Producer Simon Coates.

04St Petersburg2014010920150901 (R3)

Stepping back in time, BBC News correspondents present their personal perspectives on the capital cities of major European powers that fought the Great War.

The series continues with the remarkable city which would - uniquely - soon be renamed amidst bloody regicide and revolution: St Petersburg.

The BBC's Moscow correspondent, Steve Rosenberg, finds a revealing connection, however, between the St. Petersburg of a hundred years ago and its counterpart of today.

He tells the remarkable story of the Grand International Masters' Chess Tournament of 1914, with its starring cast of Russian, German, French, British and American competitors and its dramas of who won and who lost.

But the tournament also demonstrated the Russian passion for chess that continues to this day and helps define its national identity as well as the fierce competition with other countries.

Producer Simon Coates.

05London20140110

05London2014011020150904 (R3)

Stepping back in time, BBC News correspondents present a personal perspective on principal cities of the major European powers that fought the First World War. In this Essay, Emma Jane Kirby considers the capital of the largest contemporary modern maritime empire: London.

To today's listeners some of Londoners' concerns a century ago will seem extraordinarily familiar. Complaints about the Tube were as frequent and heartfelt then as they are today. To try and divert travellers from their misery, Macdonald Gill - the brother of sculptor and designer Eric Gill - was commissioned to produce a "Wonderground" map. It was intended to amuse them as they waited for their trains which were infrequent, often dirty and overcrowded.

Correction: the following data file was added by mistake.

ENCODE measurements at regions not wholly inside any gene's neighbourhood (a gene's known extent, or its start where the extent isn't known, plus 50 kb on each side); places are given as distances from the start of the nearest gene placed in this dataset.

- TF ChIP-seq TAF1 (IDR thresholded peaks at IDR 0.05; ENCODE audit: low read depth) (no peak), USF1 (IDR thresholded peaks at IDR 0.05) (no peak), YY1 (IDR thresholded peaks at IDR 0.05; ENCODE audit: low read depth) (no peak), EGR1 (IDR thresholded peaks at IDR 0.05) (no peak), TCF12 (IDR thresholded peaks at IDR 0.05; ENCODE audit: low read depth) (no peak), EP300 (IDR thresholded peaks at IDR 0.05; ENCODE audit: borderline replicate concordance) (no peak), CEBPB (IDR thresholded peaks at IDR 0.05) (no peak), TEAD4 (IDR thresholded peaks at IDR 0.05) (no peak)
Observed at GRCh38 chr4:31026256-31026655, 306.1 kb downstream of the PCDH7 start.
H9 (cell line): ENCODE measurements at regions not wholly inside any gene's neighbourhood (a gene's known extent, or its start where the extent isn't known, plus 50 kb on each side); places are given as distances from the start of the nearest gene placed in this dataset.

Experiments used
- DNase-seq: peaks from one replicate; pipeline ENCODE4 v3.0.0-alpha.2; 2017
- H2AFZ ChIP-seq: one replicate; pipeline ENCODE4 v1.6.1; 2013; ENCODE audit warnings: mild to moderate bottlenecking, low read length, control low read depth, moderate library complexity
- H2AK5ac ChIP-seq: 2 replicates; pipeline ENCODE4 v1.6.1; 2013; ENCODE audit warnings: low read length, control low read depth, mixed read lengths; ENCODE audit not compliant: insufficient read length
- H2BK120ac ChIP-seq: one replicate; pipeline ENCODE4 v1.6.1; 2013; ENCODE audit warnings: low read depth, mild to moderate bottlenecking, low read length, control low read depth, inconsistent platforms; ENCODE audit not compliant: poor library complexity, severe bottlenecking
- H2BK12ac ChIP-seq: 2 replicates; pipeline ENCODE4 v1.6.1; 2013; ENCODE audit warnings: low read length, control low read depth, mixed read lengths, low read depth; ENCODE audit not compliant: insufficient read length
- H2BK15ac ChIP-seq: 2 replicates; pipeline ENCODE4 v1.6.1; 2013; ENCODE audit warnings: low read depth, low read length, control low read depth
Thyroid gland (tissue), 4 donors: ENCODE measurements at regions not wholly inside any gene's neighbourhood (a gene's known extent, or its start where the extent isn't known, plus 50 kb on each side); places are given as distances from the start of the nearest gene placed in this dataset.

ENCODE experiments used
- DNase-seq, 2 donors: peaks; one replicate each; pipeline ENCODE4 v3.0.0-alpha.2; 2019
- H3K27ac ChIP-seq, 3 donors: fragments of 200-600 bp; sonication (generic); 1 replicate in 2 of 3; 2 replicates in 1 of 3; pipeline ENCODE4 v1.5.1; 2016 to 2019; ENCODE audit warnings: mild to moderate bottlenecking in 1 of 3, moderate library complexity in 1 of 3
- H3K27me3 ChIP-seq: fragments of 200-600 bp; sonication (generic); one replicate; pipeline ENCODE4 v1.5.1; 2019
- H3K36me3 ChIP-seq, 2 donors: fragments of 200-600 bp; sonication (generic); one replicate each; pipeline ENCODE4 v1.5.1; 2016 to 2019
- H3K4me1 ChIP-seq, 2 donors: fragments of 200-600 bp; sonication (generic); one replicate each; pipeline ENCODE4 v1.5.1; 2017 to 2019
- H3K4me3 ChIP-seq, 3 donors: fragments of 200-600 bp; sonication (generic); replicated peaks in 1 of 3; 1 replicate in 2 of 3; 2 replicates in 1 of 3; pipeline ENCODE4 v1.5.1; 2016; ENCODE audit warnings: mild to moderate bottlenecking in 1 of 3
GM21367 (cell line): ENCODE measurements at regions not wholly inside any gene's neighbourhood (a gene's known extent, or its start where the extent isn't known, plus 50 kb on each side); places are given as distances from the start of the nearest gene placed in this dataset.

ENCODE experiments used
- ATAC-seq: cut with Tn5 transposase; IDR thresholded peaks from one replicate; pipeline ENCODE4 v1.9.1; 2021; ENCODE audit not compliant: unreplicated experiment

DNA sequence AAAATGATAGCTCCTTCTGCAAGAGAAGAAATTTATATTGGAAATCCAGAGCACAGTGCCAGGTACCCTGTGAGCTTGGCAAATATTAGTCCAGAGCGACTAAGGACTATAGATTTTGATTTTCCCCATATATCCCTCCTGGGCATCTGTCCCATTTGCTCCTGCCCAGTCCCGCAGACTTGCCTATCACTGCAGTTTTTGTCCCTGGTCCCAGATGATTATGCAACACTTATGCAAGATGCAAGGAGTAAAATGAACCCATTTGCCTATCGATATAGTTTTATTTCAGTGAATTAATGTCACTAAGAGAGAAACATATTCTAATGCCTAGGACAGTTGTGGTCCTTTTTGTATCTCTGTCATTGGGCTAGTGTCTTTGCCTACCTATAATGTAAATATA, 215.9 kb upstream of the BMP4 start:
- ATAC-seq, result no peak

The map's whimsical illustrations - together with Cockney asides put in the mouths of some of the invented characters - captured the city's above-ground, pre-war character. It evoked the zeitgeist which George Bernard Shaw simultaneously reflected on stage in "Pygmalion" - and led to a subsequent commission to design a theatreland map during the First World War.

Emma Jane Kirby considers the idea of Britain which London was presenting to both the wider world and Britons themselves, and she assesses how far these attitudes still resonate today.

Producer Simon Coates.

05London2014011020150904 (R3)

Stepping back in time, BBC News correspondents present a personal perspective on principal cities of the major European powers that fought the First World War. In this Essay, Emma Jane Kirby considers the capital of the largest contemporary modern maritime empire: London.

To today's listeners some of Londoners' concerns a century ago will seem extraordinarily familiar. Complaints about the Tube were as frequent and heartfelt then as they are today. To try and divert travellers from their misery, Macdonald Gill - the brother of sculptor and designer Eric Gill - was commissioned to produce a "Wonderground" map. It was intended to amuse them as they waited for their trains which were infrequent, often dirty and overcrowded.

The map's whimsical illustrations - together with Cockney asides put in the mouths of some of the invented characters - captured the city's above-ground, pre-war character. It evoked the zeitgeist which George Bernard Shaw simultaneously reflected on stage in "Pygmalion" - and led to a subsequent commission to design a theatreland map during the First World War.

Emma Jane Kirby considers the idea of Britain which London was presenting to both the wider world and Britons themselves, and she assesses how far these attitudes still resonate today.

Producer Simon Coates.